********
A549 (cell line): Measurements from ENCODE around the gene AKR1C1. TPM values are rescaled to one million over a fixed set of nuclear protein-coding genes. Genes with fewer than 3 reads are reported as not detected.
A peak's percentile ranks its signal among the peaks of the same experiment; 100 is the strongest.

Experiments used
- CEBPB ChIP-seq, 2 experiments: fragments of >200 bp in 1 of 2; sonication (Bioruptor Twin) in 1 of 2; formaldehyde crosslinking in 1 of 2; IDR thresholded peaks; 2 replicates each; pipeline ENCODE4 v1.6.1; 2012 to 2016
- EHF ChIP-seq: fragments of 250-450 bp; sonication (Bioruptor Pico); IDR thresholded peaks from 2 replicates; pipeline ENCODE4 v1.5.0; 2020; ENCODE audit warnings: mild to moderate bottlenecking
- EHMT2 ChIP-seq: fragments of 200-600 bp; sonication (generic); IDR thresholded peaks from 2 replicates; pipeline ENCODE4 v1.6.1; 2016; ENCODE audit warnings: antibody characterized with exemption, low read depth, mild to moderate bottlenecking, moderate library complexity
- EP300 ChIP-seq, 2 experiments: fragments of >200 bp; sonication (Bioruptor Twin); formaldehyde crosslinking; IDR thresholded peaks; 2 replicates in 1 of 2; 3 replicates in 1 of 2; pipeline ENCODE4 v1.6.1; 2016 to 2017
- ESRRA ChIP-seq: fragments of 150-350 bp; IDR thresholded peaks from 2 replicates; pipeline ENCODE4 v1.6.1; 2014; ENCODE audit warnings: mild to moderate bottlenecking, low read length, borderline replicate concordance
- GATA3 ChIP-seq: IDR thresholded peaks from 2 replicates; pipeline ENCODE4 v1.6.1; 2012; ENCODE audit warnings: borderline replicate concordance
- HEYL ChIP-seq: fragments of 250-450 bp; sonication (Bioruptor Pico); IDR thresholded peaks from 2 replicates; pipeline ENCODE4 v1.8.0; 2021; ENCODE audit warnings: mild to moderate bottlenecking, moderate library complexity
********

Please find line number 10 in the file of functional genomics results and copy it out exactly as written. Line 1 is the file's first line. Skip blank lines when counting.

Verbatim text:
- HEYL ChIP-seq: fragments of 250-450 bp; sonication (Bioruptor Pico); IDR thresholded peaks from 2 replicates; pipeline ENCODE4 v1.8.0; 2021; ENCODE audit warnings: mild to moderate bottlenecking, moderate library complexity